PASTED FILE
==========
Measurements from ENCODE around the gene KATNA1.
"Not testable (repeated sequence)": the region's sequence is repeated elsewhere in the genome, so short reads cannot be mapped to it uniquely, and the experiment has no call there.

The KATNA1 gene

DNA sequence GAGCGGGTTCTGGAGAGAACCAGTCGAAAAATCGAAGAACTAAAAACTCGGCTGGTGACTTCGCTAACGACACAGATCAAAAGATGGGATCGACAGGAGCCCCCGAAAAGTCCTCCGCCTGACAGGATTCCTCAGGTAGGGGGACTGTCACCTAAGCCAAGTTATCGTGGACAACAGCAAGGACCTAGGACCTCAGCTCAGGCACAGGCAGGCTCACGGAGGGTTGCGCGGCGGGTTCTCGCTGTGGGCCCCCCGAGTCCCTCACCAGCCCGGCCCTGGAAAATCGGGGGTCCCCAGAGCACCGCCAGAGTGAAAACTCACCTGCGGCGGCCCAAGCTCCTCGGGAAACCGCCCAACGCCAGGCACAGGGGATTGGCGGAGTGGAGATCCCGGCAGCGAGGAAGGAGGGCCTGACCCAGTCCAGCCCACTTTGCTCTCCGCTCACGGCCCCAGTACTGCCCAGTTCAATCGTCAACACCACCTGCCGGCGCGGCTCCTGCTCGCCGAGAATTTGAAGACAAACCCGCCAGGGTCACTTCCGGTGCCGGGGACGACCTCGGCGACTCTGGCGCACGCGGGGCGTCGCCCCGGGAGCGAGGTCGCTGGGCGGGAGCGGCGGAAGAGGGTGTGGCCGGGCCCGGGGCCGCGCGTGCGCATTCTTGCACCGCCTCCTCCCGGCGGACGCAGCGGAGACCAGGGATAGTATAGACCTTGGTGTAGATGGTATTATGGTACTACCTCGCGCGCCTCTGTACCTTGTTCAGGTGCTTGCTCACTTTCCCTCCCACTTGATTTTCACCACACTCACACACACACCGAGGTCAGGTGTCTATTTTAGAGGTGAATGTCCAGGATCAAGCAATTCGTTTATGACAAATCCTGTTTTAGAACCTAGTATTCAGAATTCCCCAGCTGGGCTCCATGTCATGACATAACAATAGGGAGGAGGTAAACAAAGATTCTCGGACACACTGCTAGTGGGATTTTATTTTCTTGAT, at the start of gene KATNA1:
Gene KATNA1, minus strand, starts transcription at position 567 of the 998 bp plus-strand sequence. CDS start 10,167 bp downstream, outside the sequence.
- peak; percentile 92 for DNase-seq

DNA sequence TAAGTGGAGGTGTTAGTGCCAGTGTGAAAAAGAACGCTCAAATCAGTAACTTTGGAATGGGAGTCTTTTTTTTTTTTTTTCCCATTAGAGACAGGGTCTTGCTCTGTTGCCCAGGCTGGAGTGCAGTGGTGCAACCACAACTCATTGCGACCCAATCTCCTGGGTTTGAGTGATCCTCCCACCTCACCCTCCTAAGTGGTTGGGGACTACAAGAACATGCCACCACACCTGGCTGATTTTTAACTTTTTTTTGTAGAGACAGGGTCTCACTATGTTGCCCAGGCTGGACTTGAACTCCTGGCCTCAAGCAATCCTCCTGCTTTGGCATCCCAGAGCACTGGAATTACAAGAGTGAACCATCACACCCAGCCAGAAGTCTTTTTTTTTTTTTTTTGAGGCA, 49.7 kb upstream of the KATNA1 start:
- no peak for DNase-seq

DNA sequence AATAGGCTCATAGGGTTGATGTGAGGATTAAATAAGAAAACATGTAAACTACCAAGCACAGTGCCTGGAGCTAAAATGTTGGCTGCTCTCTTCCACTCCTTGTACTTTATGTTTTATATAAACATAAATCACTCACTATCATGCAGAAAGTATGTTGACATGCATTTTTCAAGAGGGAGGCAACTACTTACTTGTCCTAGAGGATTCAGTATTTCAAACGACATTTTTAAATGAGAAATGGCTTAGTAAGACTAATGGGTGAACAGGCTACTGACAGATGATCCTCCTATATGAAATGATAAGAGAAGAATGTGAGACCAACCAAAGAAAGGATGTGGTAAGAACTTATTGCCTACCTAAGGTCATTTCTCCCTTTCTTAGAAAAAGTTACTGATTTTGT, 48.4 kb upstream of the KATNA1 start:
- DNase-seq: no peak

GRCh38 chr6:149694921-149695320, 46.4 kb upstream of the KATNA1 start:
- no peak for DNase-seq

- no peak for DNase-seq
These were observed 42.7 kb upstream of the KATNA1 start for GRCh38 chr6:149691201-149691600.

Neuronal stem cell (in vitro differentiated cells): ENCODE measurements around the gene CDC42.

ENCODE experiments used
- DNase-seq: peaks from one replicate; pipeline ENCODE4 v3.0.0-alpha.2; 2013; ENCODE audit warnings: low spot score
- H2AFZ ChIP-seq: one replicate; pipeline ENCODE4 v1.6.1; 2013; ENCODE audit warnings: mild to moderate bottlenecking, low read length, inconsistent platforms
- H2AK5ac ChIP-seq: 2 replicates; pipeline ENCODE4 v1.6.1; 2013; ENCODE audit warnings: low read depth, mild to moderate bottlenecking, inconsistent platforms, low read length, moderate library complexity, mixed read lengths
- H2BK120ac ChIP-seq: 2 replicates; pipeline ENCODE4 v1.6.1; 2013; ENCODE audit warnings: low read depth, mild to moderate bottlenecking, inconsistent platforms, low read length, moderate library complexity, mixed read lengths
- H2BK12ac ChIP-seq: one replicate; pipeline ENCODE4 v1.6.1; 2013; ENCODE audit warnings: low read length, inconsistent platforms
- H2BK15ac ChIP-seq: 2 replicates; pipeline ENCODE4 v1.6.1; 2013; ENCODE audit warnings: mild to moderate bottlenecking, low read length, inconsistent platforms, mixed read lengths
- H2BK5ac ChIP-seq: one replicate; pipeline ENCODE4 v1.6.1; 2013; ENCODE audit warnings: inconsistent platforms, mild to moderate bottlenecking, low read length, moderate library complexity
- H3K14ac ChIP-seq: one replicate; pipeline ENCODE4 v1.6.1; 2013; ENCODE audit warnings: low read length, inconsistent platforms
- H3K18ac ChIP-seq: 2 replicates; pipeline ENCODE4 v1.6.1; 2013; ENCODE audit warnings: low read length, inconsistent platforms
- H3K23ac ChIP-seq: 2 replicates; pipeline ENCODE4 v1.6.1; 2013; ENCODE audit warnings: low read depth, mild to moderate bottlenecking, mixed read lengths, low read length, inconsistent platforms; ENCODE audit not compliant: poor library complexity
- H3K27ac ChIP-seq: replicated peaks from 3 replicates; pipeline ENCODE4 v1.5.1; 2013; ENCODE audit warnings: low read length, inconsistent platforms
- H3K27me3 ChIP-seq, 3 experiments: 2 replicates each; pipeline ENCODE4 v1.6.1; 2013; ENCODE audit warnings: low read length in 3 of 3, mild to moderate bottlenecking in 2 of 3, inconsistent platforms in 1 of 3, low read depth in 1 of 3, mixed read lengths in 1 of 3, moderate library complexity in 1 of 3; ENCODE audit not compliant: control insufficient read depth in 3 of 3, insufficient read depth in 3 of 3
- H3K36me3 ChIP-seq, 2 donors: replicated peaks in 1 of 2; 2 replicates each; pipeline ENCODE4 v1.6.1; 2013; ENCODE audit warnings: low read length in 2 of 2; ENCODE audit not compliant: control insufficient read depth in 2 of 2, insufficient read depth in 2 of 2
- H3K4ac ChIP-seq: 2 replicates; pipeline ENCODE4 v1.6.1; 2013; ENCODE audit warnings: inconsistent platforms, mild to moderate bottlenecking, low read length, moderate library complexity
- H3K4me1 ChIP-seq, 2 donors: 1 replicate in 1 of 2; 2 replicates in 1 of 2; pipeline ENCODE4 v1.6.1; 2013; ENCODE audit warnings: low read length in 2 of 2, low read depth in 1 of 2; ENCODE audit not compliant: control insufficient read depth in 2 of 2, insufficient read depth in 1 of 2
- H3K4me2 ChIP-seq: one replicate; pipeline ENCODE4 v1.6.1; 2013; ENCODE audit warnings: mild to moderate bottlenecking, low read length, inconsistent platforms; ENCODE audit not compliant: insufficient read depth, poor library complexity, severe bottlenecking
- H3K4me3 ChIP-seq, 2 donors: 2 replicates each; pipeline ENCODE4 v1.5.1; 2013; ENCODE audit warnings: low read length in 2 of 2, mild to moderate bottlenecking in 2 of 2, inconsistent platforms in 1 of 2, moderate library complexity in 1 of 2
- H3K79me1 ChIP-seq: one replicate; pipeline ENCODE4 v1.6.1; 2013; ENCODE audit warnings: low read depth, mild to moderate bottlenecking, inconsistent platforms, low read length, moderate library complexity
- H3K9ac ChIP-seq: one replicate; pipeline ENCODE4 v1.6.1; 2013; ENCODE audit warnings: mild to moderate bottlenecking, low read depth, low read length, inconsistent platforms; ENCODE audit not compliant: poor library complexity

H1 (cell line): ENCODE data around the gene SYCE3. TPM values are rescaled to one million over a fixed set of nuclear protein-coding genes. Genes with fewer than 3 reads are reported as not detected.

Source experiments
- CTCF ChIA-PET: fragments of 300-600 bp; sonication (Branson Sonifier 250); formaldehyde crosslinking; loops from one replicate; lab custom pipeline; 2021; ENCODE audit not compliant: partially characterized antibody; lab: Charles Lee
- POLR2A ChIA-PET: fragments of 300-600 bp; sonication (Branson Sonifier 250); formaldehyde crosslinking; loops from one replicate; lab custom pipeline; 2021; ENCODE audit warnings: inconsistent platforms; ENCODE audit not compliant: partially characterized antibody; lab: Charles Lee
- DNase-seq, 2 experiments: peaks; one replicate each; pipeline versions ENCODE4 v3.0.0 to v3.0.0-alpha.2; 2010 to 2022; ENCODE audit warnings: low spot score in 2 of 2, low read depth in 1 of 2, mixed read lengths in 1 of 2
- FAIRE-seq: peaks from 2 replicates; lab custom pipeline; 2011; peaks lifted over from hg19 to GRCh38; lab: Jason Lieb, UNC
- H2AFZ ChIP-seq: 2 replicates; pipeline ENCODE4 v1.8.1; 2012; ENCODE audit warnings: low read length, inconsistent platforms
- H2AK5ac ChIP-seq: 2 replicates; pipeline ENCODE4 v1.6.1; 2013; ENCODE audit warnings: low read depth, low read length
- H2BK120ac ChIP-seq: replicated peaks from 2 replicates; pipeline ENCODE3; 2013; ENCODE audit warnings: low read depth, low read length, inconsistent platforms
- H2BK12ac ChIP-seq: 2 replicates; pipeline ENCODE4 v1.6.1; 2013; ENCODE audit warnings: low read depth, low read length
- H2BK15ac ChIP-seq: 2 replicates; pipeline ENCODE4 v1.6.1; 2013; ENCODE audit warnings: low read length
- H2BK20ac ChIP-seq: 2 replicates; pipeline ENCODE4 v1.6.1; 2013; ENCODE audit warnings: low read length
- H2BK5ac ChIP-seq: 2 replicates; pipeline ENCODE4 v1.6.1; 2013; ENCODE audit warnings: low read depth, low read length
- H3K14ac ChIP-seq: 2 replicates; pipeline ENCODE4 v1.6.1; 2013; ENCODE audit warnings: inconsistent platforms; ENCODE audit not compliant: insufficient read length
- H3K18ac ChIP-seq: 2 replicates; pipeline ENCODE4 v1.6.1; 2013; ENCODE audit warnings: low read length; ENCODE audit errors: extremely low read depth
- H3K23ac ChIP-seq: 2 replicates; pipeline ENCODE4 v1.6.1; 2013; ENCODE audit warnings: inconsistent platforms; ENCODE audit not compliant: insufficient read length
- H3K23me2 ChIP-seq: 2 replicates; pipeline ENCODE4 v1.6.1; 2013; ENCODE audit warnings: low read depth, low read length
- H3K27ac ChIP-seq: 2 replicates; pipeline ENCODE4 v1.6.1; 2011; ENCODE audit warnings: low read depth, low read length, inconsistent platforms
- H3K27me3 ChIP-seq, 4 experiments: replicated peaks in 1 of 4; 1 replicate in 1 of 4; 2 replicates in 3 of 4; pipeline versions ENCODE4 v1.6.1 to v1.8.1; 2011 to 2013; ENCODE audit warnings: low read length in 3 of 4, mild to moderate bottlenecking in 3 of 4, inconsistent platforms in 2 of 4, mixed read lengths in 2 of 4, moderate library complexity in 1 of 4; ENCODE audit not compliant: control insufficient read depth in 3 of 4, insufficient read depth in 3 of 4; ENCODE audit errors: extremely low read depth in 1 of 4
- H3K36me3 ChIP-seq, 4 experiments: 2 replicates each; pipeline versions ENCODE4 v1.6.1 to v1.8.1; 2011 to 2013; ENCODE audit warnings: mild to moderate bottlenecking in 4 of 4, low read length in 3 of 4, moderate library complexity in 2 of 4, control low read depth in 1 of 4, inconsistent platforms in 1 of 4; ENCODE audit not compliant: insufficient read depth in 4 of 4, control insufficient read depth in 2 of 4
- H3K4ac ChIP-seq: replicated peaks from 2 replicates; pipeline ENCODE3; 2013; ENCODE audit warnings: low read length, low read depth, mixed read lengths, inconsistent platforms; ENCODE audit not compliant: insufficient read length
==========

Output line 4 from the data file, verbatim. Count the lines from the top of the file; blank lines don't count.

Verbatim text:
DNA sequence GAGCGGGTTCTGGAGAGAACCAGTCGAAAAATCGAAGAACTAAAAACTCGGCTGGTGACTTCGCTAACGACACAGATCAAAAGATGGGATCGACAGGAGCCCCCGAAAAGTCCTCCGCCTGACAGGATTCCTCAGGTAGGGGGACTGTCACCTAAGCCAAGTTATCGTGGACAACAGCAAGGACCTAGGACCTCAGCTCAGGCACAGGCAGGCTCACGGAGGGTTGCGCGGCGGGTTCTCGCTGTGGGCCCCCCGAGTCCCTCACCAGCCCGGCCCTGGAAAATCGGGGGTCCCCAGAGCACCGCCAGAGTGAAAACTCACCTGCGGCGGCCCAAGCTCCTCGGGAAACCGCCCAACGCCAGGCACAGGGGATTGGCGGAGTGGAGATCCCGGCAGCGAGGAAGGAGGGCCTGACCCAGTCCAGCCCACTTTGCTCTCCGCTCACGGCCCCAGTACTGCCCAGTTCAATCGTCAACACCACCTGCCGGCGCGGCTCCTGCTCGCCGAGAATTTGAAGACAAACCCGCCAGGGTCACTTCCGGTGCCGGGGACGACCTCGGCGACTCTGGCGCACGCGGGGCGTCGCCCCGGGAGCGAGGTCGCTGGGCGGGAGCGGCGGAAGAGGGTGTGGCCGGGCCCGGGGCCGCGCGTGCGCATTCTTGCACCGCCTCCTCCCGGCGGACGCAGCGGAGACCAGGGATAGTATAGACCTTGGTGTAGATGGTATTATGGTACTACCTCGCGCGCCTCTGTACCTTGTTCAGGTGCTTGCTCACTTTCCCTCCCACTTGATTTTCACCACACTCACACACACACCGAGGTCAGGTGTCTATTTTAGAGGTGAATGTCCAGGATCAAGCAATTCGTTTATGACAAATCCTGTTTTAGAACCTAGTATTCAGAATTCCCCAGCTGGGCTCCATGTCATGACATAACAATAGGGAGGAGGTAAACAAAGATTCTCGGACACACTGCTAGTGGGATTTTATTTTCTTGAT, at the start of gene KATNA1: